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Dating to about more than three and half centuries back, the art flourished in the kingdom of Tanjore, under the Nayaks. The painters came from Maharashtra, Tamil Nadu and Tirupati - but were mainly Rajus from Andhra. The art being rich in style, royal patronage was essential to its survival.
Originally, long ago, genuine uncut diamonds, rubies and emeralds, along with pure gold leaf were used on a base of wood that was treated with tamarind seed and Arabic gum paste. This ensured a termite-free life for the painting. The borders had lovely square cut mirrors set symmetrically enhancing the beauty of painting, giving divine glow.
The old artists were such masters that the eyes seemed alive, lending popular characters like Krishna, his unique charm and Rama, his serene grace.
Gajalakshmi and Saraswati were also popular, deemed auspicious for the Hindu home. Ganesh is a fairly recent subject. Rama’s coronation was the most attempted subject and the most difficult to achieve as the numerous characters present at the coronation had to be fitted in proper perspective.
The next stage of painting saw the use of silver leaf treated with turmeric smoke to achieve a golden hue. These today have a brown metallic seen dulled with age. Colored cut glass, or plain glass painted on the back, came to be used along with the mirrors. Today, only glass and plastic pieces are used, and a shiny gold paper. With the later influencers of Europeans, the painting started to include chandeliers in the scene, hanging above the canopy of the seated Lord. Garlands too showed different motifs compared to the earlier pieces.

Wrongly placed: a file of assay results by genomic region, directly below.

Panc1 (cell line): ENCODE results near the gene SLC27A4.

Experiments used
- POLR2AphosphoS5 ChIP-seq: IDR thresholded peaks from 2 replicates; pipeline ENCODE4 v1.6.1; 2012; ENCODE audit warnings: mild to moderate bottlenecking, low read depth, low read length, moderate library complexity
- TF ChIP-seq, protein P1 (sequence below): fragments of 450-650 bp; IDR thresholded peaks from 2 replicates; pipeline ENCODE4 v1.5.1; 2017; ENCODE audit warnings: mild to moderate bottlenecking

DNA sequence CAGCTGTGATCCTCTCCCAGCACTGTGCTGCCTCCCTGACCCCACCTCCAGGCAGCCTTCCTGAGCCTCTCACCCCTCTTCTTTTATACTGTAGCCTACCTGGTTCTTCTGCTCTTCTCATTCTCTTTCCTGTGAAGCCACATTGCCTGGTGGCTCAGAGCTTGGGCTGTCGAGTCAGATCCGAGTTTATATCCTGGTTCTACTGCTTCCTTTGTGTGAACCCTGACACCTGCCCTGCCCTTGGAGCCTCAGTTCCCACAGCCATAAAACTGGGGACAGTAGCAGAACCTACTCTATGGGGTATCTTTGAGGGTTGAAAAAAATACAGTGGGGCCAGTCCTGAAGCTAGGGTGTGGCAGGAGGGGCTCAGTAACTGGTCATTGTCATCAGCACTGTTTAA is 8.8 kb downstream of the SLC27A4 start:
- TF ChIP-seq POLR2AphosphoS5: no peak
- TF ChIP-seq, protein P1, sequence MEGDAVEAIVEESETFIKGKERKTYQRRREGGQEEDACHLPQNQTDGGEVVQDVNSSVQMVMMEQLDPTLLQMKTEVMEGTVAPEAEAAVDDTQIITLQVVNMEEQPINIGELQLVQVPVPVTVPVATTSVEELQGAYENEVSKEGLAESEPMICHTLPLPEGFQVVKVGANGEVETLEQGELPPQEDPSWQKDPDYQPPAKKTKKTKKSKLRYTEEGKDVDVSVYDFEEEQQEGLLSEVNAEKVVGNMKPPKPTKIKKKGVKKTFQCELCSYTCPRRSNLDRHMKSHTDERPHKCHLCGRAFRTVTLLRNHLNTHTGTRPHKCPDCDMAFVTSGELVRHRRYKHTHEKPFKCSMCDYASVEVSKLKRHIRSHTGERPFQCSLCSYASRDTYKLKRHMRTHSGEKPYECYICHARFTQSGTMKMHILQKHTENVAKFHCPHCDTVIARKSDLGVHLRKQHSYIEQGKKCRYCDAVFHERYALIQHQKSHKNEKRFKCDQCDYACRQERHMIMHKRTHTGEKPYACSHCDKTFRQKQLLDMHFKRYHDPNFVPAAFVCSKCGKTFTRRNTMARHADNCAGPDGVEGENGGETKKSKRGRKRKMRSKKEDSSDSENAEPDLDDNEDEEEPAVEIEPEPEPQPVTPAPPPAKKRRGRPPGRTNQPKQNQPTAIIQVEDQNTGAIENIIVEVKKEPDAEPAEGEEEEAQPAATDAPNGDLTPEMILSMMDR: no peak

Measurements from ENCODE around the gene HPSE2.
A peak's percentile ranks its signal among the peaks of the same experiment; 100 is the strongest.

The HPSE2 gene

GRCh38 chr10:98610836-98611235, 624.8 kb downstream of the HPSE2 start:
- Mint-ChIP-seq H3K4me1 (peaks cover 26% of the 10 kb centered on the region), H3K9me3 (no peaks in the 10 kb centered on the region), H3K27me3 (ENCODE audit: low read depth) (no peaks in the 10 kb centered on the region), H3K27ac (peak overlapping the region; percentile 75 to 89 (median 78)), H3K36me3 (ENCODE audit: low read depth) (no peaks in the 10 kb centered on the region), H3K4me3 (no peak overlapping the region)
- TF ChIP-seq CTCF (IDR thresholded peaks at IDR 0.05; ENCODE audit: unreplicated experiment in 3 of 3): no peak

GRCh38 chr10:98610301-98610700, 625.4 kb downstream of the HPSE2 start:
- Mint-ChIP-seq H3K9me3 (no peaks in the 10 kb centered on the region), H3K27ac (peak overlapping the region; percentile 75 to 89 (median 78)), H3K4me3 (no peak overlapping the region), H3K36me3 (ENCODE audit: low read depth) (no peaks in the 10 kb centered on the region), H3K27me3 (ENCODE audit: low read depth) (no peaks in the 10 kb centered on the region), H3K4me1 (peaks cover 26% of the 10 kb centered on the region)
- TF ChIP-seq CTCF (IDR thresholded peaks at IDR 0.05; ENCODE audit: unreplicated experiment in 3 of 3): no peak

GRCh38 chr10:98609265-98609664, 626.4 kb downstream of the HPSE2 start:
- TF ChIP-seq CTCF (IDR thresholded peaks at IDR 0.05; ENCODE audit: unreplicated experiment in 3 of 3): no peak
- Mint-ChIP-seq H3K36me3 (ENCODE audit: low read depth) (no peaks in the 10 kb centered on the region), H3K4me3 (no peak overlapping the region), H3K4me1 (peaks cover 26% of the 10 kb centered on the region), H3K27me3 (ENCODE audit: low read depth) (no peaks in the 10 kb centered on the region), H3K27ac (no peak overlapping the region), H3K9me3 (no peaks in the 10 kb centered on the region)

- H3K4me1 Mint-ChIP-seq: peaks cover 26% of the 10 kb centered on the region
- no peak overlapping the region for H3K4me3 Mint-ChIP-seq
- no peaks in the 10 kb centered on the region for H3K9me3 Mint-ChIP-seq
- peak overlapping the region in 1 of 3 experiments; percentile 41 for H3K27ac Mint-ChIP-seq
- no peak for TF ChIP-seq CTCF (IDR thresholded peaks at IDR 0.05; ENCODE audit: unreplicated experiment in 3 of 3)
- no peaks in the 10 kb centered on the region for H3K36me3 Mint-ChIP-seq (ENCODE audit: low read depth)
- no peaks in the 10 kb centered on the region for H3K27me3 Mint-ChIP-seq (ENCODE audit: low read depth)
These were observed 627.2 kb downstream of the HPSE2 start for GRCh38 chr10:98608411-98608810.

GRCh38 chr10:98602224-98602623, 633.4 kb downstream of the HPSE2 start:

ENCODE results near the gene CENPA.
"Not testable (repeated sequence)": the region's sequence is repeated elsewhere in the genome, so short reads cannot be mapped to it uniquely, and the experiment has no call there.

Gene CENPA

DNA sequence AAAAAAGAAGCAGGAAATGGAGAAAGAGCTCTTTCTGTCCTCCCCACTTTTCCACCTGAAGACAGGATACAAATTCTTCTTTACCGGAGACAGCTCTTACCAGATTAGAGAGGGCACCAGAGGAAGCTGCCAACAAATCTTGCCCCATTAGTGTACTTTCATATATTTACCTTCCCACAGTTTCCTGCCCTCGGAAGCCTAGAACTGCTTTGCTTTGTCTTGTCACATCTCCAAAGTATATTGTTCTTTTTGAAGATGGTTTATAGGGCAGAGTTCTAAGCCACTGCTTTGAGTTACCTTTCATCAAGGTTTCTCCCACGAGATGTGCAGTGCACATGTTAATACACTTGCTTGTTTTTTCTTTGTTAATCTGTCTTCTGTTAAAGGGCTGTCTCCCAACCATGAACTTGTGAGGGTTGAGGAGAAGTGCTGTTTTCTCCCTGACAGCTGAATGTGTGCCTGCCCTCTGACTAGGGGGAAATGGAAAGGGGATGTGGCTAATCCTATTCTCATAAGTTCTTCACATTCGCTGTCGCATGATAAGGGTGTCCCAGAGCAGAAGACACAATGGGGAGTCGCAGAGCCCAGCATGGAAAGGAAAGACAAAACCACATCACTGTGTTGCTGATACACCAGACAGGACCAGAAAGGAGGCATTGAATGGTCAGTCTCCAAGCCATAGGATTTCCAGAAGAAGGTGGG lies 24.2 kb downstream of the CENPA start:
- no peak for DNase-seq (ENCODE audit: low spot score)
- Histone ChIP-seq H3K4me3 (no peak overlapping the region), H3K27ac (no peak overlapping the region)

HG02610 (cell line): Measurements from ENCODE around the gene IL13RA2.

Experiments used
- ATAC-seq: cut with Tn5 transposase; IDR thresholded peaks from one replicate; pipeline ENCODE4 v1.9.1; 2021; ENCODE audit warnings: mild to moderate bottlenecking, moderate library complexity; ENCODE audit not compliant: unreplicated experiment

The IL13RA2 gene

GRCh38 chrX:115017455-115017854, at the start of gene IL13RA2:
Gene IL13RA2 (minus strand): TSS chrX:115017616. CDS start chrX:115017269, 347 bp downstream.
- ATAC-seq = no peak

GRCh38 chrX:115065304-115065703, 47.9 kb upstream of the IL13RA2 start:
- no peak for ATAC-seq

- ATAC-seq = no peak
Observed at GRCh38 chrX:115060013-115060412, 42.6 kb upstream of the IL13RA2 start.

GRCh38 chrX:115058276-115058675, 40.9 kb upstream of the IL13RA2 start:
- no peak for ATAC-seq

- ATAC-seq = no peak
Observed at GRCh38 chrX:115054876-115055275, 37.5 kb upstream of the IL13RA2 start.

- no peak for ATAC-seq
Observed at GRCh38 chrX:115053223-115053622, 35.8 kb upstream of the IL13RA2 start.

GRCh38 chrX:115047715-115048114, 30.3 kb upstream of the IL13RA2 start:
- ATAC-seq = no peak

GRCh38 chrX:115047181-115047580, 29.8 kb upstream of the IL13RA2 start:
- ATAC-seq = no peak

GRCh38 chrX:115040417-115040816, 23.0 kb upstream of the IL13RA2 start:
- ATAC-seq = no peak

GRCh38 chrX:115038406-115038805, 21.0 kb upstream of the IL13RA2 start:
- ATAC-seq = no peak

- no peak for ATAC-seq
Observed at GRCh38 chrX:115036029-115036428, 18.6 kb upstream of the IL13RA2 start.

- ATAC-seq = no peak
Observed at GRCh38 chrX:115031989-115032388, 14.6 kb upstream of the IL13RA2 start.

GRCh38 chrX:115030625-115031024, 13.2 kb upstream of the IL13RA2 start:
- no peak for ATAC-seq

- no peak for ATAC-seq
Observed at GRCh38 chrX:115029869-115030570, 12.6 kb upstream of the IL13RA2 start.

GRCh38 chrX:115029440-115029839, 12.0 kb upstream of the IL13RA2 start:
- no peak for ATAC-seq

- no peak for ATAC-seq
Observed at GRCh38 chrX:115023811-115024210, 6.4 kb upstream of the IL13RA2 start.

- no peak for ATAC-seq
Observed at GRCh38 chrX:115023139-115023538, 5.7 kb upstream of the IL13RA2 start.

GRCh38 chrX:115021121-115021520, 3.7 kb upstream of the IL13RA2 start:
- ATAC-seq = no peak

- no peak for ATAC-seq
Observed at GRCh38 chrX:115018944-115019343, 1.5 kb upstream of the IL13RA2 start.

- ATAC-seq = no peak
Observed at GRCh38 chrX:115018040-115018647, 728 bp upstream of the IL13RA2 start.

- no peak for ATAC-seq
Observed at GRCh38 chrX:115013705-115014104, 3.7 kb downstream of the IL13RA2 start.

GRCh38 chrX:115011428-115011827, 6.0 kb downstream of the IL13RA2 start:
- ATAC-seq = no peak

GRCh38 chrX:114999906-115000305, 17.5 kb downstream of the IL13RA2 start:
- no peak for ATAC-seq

Glass paintings too came about as part of the European influence. The same subjects were done on glass better affordable, but breakable. Today even partly broken faded or cracked on glass paintings are sold for handsome prices. The Uraiyor style, from a place near Trichy, consisted of Tanjore style paintings without any stones or glass work, just plain embossing.
The Tirupati prints too came to influence Tanjore paintings. A few precious clay models exist in private collections-fired and then painted the subjects in low relief. The Tanjore paintings all have the distinctive muted reds and vibrant blues, gloriously offset by greens and whites. Of all paintings, one stands undimmed in memory – a seated Rama with his brothers and Sita - simply majestic and unusual, for here Rama is depicted with an imperious moustache. This unforgettable painting hangs in the private rooms of the Tanjore palace.
Though one longs for work like these, or the fantastic miniatures in the Serfoji Museum, Tanjore - today we have to settle for more modern versions. Old of courage is gold but the art must be kept alive.
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